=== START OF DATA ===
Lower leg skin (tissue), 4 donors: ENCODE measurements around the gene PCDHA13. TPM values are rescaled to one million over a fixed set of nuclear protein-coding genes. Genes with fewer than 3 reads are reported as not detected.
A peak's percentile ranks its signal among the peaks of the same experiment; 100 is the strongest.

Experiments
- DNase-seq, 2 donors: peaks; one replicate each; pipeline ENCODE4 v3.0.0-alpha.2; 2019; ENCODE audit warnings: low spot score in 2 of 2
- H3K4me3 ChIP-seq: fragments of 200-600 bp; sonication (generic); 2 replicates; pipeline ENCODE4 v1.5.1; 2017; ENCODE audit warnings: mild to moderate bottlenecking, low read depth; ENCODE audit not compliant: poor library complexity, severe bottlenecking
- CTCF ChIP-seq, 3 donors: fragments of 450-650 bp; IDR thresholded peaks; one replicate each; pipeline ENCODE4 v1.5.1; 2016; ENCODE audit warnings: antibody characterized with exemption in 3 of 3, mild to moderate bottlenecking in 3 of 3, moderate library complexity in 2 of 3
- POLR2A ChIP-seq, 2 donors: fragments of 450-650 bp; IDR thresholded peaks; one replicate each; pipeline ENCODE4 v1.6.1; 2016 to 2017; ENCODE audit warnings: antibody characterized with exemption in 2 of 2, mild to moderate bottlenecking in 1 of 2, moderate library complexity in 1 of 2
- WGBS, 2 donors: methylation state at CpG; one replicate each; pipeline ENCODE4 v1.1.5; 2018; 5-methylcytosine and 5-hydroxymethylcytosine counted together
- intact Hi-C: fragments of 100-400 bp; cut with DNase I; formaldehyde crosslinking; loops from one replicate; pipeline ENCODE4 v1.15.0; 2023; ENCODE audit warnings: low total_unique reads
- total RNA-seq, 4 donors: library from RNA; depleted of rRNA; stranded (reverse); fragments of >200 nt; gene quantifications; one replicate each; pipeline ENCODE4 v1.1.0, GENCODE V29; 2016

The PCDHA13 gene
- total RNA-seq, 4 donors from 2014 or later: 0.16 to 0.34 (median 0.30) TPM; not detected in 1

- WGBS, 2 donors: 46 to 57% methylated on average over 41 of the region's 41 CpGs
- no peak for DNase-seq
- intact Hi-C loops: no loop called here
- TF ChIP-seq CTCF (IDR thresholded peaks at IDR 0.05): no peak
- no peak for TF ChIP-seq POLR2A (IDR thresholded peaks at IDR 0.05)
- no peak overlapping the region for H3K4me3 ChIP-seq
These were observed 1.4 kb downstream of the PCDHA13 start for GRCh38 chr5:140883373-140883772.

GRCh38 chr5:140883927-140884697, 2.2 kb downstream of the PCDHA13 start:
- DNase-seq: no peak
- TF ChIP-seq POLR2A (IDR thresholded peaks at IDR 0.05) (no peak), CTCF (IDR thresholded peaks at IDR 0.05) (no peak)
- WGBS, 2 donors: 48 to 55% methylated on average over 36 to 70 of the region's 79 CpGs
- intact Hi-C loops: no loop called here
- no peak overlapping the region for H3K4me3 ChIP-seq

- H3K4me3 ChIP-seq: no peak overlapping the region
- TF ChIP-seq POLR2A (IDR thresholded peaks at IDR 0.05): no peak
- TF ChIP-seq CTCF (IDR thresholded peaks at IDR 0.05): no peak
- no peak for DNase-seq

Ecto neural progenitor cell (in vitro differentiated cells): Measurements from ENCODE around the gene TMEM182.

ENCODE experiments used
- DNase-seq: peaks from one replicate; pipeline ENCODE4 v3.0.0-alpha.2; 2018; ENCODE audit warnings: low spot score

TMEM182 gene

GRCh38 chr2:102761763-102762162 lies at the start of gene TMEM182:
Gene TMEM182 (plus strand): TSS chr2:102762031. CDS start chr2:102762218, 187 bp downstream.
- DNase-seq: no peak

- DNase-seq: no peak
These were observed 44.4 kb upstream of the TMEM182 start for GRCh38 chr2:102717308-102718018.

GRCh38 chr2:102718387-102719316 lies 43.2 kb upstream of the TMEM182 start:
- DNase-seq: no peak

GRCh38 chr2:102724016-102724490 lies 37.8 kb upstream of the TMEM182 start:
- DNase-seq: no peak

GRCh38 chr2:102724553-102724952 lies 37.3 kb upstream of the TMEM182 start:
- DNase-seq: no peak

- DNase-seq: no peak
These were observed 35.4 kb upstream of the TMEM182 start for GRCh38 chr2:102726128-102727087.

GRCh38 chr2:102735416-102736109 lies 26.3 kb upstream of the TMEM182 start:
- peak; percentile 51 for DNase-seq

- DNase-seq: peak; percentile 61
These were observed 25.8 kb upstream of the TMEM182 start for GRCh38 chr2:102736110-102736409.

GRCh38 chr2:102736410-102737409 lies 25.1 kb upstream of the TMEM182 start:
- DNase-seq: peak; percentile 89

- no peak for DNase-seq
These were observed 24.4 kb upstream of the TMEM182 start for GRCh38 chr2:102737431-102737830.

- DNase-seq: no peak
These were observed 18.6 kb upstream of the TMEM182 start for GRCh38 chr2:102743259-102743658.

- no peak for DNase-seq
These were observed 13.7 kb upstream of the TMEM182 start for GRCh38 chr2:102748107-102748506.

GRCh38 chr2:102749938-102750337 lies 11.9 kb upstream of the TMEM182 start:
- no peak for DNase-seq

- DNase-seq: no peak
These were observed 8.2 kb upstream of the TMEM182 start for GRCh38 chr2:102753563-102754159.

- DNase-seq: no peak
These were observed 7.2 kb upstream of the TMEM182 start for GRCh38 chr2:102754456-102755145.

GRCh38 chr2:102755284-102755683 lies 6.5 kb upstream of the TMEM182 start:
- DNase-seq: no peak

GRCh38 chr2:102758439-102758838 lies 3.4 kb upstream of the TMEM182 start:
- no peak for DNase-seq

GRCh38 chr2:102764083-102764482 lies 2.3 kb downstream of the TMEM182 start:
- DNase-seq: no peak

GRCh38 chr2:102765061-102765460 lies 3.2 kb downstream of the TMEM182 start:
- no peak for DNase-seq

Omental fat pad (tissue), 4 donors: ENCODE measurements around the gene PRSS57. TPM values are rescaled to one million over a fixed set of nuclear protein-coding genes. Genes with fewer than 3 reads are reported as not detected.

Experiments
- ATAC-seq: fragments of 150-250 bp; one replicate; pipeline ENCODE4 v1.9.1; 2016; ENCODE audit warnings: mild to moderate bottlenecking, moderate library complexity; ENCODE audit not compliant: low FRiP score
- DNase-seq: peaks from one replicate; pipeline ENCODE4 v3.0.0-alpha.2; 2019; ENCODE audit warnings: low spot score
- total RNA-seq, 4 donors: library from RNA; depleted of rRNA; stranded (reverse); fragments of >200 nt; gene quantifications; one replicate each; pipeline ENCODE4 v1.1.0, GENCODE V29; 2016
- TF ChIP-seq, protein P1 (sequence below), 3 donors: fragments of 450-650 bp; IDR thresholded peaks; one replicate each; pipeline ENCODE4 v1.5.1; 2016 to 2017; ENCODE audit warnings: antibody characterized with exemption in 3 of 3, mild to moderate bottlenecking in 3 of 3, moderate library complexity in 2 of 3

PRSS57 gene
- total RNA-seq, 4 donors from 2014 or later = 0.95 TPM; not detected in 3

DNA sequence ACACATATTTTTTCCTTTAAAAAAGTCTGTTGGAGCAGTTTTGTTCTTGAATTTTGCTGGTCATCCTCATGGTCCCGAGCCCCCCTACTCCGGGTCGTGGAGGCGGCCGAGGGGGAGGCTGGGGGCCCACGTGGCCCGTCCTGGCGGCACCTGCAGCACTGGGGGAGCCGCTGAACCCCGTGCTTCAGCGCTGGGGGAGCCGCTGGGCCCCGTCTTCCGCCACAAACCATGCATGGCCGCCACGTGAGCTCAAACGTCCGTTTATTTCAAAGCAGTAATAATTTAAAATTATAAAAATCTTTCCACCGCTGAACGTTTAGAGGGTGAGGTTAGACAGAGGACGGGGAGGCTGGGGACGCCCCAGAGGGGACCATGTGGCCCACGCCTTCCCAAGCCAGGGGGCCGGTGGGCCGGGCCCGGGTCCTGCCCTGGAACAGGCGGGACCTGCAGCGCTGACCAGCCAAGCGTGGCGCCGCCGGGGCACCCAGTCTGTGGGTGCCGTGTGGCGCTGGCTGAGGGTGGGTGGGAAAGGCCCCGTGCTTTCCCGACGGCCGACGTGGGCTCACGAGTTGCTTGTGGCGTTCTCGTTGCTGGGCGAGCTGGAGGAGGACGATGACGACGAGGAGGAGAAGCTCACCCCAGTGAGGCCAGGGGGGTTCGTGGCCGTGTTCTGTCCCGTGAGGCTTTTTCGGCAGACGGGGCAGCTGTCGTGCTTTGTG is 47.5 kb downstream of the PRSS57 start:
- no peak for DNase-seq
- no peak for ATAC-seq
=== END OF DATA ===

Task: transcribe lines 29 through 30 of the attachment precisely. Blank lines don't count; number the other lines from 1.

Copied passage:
- no peak for DNase-seq

Ecto neural progenitor cell (in vitro differentiated cells): Measurements from ENCODE around the gene TMEM182.